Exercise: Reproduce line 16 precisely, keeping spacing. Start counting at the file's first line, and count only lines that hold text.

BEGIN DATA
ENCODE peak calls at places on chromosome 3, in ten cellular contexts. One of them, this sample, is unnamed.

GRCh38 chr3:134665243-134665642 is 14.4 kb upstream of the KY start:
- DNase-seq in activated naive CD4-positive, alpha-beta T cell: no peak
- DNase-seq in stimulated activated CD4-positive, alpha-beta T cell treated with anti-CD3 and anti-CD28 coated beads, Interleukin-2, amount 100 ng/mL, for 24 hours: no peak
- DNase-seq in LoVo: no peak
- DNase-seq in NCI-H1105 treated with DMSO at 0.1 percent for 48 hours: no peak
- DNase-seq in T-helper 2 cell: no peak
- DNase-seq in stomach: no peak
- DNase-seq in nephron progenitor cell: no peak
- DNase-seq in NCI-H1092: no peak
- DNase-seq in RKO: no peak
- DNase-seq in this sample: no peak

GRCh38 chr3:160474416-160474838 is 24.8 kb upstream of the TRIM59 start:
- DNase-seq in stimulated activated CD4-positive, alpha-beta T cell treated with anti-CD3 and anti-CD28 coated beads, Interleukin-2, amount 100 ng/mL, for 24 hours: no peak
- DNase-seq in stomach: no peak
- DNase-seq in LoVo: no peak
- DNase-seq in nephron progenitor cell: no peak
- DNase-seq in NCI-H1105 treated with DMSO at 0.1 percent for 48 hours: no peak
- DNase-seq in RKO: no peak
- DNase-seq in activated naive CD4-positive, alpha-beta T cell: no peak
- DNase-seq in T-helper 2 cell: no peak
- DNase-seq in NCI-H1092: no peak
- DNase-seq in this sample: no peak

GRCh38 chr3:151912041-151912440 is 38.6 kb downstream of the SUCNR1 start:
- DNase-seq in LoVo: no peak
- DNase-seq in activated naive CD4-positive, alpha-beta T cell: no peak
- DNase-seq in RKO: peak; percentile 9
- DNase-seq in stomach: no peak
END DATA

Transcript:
- DNase-seq in LoVo: no peak